China climbs to top 25 innovative economies
Updated: 2016-08-15 21:43
By He Yini(chinadaily.com.cn)
China becomes the first middle-income country to join the ranks of the world's 25 most-innovative economies, according to the Global Innovation Index (GII) released on Monday.
The country's improved performance has notched the 17th place in "innovation quality", an indicator that looks at the caliber of universities, number of scientific publications and international patent filings.
This makes China the leader among middle-income economies for this indicator, followed by India which has overtaken Brazil, according to the report jointly released by Cornell University, INSEAD and the World Intellectual Property Organization (WIPO).
Despite China's rise, an "innovation divide" persists between developed and developing countries amid increasing awareness among policymakers that fostering innovation is crucial to a vibrant, competitive economy.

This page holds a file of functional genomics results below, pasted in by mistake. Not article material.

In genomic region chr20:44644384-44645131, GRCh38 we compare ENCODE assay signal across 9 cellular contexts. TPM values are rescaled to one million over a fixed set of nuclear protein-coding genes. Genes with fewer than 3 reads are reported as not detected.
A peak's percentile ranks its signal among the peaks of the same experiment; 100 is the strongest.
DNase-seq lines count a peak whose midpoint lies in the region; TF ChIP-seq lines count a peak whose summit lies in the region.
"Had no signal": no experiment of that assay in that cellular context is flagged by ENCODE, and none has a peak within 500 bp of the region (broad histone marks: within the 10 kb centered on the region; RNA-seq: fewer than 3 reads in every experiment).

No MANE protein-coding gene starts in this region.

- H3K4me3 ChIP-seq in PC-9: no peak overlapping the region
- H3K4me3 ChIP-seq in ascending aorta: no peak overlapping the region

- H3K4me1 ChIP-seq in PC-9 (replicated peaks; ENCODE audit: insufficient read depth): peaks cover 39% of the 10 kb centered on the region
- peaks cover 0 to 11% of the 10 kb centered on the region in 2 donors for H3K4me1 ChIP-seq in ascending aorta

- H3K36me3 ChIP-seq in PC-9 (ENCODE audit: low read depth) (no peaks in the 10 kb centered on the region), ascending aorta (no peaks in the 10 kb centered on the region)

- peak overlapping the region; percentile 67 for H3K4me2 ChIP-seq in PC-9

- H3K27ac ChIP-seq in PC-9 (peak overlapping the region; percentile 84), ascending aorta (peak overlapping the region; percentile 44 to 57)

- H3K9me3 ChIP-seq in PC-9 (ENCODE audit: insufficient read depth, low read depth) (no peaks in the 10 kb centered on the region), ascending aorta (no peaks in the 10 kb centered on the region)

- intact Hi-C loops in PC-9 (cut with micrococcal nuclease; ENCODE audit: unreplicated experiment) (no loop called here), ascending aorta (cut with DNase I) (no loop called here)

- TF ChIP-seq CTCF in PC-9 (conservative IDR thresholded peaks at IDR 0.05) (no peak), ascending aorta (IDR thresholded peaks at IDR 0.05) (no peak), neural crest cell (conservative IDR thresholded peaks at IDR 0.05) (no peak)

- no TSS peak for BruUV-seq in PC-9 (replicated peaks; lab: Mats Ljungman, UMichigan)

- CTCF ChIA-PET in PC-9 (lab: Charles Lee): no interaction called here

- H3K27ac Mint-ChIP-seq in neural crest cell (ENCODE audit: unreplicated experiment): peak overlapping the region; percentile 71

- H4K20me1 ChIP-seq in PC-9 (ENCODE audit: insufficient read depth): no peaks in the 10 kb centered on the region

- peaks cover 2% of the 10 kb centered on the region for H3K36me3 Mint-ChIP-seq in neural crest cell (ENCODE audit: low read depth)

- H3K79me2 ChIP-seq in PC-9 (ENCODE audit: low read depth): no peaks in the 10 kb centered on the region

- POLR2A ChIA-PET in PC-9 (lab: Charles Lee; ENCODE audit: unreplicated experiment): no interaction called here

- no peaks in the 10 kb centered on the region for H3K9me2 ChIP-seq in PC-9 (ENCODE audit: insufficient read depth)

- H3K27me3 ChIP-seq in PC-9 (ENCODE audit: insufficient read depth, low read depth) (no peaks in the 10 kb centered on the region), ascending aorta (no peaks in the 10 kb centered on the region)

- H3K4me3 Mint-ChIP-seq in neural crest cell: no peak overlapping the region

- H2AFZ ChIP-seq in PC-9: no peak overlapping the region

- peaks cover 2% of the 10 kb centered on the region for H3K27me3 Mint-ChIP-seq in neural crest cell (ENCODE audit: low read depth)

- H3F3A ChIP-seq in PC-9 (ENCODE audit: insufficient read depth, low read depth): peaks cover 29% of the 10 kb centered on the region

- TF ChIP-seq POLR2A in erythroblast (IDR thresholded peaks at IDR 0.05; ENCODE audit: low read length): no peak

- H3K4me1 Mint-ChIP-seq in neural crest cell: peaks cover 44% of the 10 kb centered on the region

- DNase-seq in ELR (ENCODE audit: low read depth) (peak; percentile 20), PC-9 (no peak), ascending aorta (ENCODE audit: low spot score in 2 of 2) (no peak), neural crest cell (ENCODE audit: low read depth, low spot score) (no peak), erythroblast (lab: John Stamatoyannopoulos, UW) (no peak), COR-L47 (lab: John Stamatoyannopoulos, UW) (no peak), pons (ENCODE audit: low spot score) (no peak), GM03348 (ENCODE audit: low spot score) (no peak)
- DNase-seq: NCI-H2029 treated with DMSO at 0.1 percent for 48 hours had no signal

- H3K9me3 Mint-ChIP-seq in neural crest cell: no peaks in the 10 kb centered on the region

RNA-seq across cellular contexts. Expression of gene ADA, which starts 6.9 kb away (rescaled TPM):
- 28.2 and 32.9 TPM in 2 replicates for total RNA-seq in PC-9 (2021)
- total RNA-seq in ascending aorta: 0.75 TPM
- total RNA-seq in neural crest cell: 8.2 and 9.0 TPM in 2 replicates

Switzerland, Sweden, and the United Kingdom again lead the ranking which have long been dominated by highly developed economies throughout its nine years of surveying the innovative capacity of 100-plus countries across the globe.
Fifteen of the top 25 economies in the GII come from Europe, including the top three. And among the GII 2016 leaders, four economies — Japan, the US, the UK, and Germany— stand out in innovation quality.
"Investing in innovation is critical to raising long-term economic growth," said WIPO Director General Francis Gurry. "In this current economic climate, uncovering new sources of growth and leveraging the opportunities raised by global innovation are priorities for all stakeholders."
Statistics show global research and development expenditure grew at an annual pace of approximately seven percent before 2009, but slowed down to four percent in 2014, amid economic downturn in emerging economies and tighter R&D budgets in high-income economies.
"Investing in improving innovation quality is essential for closing the innovation divide," said Soumitra Dutta, dean of Cornell College of Business and co-editor of the report.
"While institutions create an essential supportive framework for doing so, economies need to focus on reforming education and growing their research capabilities to compete successfully in a rapidly changing globalized world," Dutta added.
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